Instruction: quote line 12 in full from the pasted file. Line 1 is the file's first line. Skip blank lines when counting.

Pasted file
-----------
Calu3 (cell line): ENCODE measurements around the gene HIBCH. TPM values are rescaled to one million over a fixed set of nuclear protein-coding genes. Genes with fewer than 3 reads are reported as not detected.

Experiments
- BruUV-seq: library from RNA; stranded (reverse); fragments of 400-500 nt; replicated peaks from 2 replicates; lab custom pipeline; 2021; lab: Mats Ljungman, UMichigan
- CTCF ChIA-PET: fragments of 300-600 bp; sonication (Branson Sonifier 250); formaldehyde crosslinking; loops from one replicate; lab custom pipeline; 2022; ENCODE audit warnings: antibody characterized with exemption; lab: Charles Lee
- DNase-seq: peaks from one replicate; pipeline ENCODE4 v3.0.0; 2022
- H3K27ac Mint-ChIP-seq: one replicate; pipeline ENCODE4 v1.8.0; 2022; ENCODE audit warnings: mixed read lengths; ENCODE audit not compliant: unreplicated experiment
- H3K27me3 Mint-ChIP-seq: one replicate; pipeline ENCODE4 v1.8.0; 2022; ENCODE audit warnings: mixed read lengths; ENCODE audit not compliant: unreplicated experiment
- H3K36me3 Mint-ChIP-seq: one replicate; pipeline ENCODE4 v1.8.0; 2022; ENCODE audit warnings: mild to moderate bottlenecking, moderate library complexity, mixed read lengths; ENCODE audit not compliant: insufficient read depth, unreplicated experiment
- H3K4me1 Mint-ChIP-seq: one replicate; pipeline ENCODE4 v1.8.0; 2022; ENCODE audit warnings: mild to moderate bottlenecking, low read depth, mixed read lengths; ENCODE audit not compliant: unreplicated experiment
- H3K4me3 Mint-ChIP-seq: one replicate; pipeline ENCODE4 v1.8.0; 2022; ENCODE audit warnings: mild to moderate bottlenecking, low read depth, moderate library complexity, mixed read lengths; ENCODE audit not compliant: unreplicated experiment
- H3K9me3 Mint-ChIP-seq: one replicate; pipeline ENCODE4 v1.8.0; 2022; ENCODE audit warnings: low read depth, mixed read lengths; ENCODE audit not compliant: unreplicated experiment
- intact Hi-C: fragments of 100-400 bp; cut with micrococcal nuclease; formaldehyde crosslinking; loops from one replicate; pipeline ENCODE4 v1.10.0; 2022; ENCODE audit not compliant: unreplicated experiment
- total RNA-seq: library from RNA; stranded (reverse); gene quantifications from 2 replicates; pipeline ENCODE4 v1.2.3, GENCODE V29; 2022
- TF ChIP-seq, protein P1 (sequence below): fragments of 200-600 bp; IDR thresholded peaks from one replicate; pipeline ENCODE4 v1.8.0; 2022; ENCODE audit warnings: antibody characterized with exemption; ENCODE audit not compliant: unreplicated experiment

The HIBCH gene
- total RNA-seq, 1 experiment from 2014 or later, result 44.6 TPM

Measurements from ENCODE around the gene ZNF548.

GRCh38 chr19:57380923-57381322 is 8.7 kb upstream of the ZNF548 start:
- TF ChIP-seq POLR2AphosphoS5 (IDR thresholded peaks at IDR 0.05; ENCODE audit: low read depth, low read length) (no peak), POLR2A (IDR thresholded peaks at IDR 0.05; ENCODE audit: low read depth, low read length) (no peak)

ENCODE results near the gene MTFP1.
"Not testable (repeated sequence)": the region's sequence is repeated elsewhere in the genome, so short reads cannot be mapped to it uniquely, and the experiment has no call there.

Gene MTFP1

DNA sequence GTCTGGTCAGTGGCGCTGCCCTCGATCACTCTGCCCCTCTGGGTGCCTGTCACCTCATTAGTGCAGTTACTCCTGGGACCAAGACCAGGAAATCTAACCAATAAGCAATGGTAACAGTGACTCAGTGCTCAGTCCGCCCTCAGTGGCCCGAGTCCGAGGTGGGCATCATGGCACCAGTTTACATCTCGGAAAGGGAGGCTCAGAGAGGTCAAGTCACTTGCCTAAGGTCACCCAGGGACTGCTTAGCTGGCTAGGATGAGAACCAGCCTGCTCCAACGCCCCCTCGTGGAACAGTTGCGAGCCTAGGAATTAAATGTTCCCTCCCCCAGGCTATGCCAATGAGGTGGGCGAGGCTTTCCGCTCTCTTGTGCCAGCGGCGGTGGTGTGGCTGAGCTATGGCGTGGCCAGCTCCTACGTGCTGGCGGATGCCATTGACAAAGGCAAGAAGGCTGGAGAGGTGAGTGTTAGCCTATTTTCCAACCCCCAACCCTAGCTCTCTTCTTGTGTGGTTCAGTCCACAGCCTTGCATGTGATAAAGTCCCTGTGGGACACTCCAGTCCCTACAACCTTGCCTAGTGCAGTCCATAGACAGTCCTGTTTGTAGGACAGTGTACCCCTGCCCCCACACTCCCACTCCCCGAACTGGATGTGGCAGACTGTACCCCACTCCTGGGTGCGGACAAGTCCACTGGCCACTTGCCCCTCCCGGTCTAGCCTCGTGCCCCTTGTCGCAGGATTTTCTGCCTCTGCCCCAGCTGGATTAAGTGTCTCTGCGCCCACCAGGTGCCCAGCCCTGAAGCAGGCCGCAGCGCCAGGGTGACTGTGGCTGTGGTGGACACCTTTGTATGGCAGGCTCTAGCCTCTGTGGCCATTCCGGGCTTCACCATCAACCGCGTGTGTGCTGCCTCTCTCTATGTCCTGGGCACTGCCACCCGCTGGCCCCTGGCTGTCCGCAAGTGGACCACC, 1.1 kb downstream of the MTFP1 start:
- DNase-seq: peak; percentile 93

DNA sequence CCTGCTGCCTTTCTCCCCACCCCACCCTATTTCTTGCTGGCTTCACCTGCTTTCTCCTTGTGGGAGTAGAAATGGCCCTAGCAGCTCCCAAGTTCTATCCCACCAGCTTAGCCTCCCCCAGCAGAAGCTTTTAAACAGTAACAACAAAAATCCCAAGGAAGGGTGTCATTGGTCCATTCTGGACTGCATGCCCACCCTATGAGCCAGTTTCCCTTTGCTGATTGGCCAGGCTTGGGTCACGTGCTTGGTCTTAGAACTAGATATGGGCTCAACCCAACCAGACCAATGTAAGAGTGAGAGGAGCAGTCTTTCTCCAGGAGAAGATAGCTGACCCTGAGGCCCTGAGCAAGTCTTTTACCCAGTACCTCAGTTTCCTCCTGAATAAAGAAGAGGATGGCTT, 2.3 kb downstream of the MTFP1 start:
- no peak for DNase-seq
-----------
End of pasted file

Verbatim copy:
- intact Hi-C: fragments of 100-400 bp; cut with micrococcal nuclease; formaldehyde crosslinking; loops from one replicate; pipeline ENCODE4 v1.10.0; 2022; ENCODE audit not compliant: unreplicated experiment